We have quite a lot of grass here, and for someone of my diminutive stature and great age, to cut it all properly takes 3 days. There are 3 elements to the process.

The ride on mower takes care of the big open spaces, the electric Flymo takes care of the bits the big mower can’t reach, and hopefully the newly acquired strimmer will take care of the bits the Flymo can’t reach.

Ideally these processes need to be done close together to achieve the best visual results, known here as ‘full parkality’. Threeconsecutive days are best. Needless to say full parkality doesn’t happen too often, as the weather or something else usually steps in to disrupt my plans, and of course the grass I’ve cut doesn’t stop growing just because I’m delayed in doing the rest.

Anyway, today I made a start by cutting the field, lawn and verge with the big mower, and running the Flymo round most of the trees and along the edge of the verge. It looks OK as far as it goes, but there is so much more still to do.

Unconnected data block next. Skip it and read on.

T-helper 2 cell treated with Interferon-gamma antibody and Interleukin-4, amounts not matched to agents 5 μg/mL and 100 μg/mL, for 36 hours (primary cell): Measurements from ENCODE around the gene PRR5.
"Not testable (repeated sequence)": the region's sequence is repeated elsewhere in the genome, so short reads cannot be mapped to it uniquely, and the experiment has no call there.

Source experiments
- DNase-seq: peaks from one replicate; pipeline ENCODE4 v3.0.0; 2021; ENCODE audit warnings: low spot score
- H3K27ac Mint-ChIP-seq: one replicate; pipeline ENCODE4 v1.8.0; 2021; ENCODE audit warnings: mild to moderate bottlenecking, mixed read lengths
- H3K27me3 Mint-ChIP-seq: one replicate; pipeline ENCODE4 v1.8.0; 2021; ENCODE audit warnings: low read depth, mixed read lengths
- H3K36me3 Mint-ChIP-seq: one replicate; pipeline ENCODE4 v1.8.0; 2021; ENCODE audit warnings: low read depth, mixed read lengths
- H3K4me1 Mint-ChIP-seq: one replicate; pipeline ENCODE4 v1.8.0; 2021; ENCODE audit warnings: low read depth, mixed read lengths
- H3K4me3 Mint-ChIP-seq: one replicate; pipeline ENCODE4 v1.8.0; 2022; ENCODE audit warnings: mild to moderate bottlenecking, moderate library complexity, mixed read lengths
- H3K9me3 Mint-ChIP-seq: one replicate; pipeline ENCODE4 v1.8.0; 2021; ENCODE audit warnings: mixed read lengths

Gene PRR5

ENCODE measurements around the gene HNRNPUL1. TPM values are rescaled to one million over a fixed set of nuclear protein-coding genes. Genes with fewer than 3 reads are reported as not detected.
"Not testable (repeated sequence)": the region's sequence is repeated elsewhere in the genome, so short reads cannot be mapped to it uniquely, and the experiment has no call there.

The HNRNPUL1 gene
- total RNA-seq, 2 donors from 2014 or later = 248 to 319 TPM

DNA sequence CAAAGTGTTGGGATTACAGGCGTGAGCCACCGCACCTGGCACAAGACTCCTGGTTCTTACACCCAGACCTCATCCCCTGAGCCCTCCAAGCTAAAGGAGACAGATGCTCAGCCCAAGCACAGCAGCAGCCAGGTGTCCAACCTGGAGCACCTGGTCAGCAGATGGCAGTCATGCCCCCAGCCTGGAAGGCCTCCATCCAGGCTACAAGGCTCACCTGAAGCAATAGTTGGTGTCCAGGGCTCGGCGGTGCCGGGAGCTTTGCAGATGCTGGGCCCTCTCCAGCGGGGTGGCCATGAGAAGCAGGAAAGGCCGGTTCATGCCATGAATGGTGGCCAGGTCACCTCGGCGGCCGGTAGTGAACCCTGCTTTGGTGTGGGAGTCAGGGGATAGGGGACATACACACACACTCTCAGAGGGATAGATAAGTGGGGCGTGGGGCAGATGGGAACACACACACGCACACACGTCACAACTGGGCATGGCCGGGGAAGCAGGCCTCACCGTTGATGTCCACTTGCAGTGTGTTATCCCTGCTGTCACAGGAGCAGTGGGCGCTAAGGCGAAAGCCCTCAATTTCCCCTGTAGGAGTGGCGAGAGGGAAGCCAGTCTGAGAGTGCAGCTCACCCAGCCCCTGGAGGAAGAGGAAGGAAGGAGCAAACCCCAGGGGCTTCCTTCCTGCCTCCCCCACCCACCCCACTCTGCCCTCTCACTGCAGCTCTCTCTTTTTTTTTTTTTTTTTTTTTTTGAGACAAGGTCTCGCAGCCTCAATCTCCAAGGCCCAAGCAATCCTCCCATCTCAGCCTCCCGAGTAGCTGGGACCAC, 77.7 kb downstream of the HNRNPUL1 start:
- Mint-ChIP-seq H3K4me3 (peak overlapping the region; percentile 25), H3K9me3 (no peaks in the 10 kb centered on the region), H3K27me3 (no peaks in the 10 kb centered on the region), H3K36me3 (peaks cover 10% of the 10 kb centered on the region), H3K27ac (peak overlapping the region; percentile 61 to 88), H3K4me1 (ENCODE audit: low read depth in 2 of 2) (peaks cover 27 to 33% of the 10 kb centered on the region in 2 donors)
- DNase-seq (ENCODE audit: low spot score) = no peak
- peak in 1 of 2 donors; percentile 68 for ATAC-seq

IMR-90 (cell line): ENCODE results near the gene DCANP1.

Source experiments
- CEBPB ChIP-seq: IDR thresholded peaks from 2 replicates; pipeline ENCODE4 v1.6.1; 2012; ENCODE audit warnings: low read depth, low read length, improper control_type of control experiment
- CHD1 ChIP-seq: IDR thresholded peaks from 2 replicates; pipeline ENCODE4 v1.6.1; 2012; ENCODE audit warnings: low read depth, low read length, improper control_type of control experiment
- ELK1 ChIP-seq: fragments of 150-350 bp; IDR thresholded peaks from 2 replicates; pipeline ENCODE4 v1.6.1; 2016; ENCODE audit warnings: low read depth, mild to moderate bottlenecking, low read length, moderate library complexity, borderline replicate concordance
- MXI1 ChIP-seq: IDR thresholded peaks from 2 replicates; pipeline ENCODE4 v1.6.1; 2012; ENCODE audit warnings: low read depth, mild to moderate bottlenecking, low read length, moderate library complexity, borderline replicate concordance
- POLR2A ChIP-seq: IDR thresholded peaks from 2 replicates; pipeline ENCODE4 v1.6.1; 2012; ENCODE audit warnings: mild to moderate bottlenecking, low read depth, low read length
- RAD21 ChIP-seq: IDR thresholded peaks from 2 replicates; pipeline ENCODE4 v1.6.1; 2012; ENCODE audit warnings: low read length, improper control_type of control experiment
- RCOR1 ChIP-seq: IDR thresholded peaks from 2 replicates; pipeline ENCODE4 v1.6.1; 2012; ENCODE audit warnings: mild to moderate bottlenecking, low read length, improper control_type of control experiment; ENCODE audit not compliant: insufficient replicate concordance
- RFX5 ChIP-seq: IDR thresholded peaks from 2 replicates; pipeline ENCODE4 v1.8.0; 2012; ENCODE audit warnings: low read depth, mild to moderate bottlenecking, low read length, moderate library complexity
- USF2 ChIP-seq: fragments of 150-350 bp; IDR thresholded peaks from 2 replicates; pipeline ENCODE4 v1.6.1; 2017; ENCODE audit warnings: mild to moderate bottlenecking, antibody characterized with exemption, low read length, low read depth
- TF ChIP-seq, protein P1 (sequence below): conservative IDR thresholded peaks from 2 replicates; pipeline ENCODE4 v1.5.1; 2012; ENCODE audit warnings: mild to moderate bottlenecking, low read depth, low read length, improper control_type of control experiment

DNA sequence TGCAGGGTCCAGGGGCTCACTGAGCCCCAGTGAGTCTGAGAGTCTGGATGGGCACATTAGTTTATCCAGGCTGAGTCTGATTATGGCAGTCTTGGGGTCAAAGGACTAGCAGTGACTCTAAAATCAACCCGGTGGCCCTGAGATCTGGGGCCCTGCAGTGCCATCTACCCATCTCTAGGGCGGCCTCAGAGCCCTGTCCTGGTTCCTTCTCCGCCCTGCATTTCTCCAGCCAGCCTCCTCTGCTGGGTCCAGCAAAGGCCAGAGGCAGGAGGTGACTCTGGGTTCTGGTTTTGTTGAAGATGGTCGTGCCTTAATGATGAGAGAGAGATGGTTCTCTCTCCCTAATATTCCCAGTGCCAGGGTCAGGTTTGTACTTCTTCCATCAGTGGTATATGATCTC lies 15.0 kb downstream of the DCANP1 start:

I just hope I’ve got the energy left to finish off the bits that still need cutting, and then I’ll be giving the new strimmer it’s first proper outing.

Cutting the grass on the big mower is quite a peasant job, particularly on a nice day, but because I’ve had so many mishaps with mowers in the past, there’s always an air of tension until the job is done. Neither Peter or I are mechanics, and there’s nothing worse than a broken mower when there’s grass to be cut.

Fortunately the chap who lives across the road is a mechanic, and by coincidence has a mower exactly like ours. So a couple of years ago I plucked up the courage to ask him if he’d mend ours when it went wrong. He was happy to do so, and has come to my rescue several times since, all for the price of a bottle of wine.

It’s a great improvement on getting it fixed by the company we bought it from, but I still feel awkward asking him, that’s why the air of tension remains. Sad aren’t I?